Image credits: © Mazda.
1989 Mazda 767BM
azda's origin in motorsports dates back to an independent racing team in 1967 under the name 'Mazda Sports Corner' at Mazda Auto Tokyo, Japan's largest Mazda dealer. The Cosmo 110S, powered by the first-ever production rotary engine, showed tremendous potential and the team ambitiously began work to establish a Mazda presence at major motorsports events worldwide. Mazda saw an opportunity to prove the viability of its rotary engine. These similar goals resulted in the racing team's 1968 international debut, where two Cosmos were entered at the Nordschleife, Nuerburgring for the 'Marathon de la Route.' At the conclusion of the 84-hour endurance race, the Cosmo had finished in fourth place.
The Cosmo, later followed by the more practical R100, was campaigned by Mazda racers across the United States, Japan, and Europe in a variety of motorsport events. Among its accolades, an R100 captured class wins and fifth and sixth place overall at the 24 Hours at the Spa-Francorchamps in Belgium.
After the Cosmos and R100s came the RX-2s and RX-3s. In 1978, Mazda introduced the RX-7, which took the Mazda Sports Corner to new levels of competition. Over the next 12 years, the RX-7 would earn an unprecedented 100 wins in the International Motor Sports Association (IMSA) Series. Since 1975 Mazda has scored 23 class wins at the Rolex 24 Hours of Daytona and 13 class wins at the 12 Hours of Sebring.
Having enjoyed racing success with production models, the company set their sights on winning the 24 Hours of LeMans, arguably the world's greatest endurance race. Their first attempt was with a model named the 717C, which was designed and built by Mooncraft, with assistance provided from the factory. Powering the 717C was the RX-7's two-rotor rotary engine. At the 1983 edition of LeMans, two 717C cars were entered in the Group C2 class. They finished in 12th and 18th overall.
The Mooncraft-designed cars for 1984 and 1985, becoming the 727C and 737C before a completely new car was built by Mazdaspeed. It was dubbed the 757 and it wore a design by Nigel Stroud. Power was supplied by a three-rotor engine. It raced in the IMSA-spec GTP class during the 1986 and 1987. During its racing career, it would bring Mazda third-place manufacturer finishes each year in the All-Japan Sports Prototype Championship.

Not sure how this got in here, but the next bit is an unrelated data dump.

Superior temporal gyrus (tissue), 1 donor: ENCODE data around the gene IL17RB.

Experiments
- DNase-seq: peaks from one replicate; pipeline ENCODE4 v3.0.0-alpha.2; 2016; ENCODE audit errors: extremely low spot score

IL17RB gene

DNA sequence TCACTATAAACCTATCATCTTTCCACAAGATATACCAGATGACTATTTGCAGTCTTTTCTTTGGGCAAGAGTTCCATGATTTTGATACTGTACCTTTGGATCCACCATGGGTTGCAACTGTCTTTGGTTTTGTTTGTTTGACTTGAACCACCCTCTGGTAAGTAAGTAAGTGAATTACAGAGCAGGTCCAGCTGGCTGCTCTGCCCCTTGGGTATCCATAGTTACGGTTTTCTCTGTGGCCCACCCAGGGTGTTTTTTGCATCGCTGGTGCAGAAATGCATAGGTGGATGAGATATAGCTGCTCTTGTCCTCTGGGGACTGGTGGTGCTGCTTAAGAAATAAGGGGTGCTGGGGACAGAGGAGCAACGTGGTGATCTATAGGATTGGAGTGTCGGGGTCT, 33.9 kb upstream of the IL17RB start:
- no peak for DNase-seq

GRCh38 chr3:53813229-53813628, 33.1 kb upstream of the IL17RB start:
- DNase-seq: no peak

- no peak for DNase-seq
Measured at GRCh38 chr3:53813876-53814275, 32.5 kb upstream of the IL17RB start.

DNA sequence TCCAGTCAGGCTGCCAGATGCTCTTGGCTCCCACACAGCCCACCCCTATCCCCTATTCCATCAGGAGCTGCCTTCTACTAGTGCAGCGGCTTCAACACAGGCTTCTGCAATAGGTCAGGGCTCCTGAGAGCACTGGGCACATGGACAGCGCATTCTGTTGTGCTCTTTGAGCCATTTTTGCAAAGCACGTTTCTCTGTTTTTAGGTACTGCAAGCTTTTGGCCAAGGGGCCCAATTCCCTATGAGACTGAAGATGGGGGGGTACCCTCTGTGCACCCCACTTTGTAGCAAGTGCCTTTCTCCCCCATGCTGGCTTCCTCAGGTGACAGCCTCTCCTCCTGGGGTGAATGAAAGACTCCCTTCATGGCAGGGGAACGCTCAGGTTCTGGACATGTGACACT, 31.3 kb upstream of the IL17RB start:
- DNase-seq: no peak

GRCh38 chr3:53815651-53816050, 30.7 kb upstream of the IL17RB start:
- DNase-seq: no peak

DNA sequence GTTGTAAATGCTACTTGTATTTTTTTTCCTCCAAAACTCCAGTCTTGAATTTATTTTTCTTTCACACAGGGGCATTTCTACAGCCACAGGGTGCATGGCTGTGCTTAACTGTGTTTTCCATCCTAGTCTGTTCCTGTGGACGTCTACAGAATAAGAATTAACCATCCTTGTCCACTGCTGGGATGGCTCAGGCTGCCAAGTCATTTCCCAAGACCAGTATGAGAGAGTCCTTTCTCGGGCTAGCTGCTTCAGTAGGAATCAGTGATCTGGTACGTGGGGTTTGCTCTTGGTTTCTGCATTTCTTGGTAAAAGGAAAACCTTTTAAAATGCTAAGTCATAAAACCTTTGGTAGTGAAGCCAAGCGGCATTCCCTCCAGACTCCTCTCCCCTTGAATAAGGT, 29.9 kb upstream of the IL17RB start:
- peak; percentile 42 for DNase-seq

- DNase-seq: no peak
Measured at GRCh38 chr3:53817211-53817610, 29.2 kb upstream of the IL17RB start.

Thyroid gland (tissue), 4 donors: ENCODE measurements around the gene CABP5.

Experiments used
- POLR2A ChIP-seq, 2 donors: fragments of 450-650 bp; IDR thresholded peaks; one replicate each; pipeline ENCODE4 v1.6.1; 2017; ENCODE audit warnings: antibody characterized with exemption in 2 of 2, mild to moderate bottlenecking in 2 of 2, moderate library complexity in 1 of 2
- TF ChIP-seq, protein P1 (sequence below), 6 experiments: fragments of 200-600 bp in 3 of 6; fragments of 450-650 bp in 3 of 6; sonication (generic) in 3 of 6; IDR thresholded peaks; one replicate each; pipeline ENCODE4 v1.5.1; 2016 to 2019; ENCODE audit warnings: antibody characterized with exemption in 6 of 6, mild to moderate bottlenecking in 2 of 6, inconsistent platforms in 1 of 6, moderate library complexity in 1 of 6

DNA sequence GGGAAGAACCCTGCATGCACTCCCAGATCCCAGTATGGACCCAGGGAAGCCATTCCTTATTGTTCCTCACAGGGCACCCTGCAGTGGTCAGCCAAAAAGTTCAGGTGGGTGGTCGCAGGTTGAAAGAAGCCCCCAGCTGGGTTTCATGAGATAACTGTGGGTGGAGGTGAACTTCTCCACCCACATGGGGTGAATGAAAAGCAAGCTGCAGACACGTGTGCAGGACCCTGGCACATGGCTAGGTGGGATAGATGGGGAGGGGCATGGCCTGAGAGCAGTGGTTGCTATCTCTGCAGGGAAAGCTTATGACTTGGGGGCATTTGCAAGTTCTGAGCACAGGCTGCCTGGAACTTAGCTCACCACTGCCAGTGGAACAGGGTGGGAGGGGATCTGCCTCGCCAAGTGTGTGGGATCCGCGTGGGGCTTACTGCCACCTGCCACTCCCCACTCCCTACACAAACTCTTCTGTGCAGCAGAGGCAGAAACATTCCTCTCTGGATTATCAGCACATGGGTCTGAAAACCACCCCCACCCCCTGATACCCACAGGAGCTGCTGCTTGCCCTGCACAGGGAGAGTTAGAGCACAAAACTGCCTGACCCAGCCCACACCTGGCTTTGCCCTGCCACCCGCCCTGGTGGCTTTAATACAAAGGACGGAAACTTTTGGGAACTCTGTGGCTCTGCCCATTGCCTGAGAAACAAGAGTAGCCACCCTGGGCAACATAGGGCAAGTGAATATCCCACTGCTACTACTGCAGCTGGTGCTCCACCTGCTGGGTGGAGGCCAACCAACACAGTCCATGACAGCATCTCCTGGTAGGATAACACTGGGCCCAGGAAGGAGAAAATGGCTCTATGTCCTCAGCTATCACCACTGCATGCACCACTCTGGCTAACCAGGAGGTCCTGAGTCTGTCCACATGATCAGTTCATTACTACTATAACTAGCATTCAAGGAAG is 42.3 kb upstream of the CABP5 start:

For the 1988 season, Stroud was once again called upon to design a new car, the 767. It was powered by an engine known as the 13J, which was a version of the production-derived Type 13 rotary engine. This was the first four-rotor Wankel rotary engine used by Mazda in competition. The engine had a displacement size of just 2.6 liters, yet the non-aspirated powerplant offered an astonishing 580 horsepower in 1988 specification. It had no fewer than four combustion chambers.
To house the engine, Stroud designed a monocoque constructed from aluminum sheets and reinforced by honeycomb core. A modified Porsche five-speed gearbox was mated to the engine. The suspension consisted of double wishbones at all four corners, along with in-board mounted springs and dampers. The body was formed from carbon-fiber and Kevlar composites.
At the Suzuka 500 km in April of 1988, Mazda fielded two 767. At the end of the race, only one example finished, placing seventh overall. This race was followed by the Silverstone World Championship round where a 767 finished ninth overall and first in the GTP class. At LeMans, despite showing tremendous promise, the 767s placed 17th and 19th, partly due to poor fuel economy. At the end of the season, Mazda placed fourth in the 1988 constructors' championship.
Mazda updated the 767 in preparation for the 1989 season. Now called the 767B, it featured a new side-exhaust system along with other improvements to aid in reliability. The engine now offered 630 horsepower. In total, three examples of the 767B were built by Mazdaspeed for 1989.
Although the 767B did not earn outright victories, it did achieve GTP class wins at LeMans, Dijon, Mexico, Spa, Nürburgring, and Brands Hatch.
The 1990 season saw the introduction of the 787, which had a carbon-fiber monocoque chassis and an all-new four-rotor engine. Two 787 models were raced at LeMans in 1990, along with a single 767B. The 787s failed to finished, while the 767B came in 20th overall and first in the IMSA GTP class.
Mazda achieved its ultimate goal in 1991 by winning LeMans with the new 787B.by Daniel Vaughan | May 2017
Designer: Nigel Stroud
Chassis Num: 767B-002
In its never-stop-challenging approach to endurance racing, Mazda took what they learned from its 757 series cars and began the 1988 season with three brand-new Mazda 767s. After moderate success, these three cars were replaced for the 1989 season wi....[continue reading]
Designer: Nigel Stroud
Chassis Num: 767-003
This Mazda 767B is chassis number 003, one of the three cars built by Mazdaspeed for 1989. It raced at the 1989 24 Hours of LeMans wearing race number 203 and was driven by Yojiro Terada, Marc Duez, and Volker Weidler. It finished third in the GTP cl....[continue reading]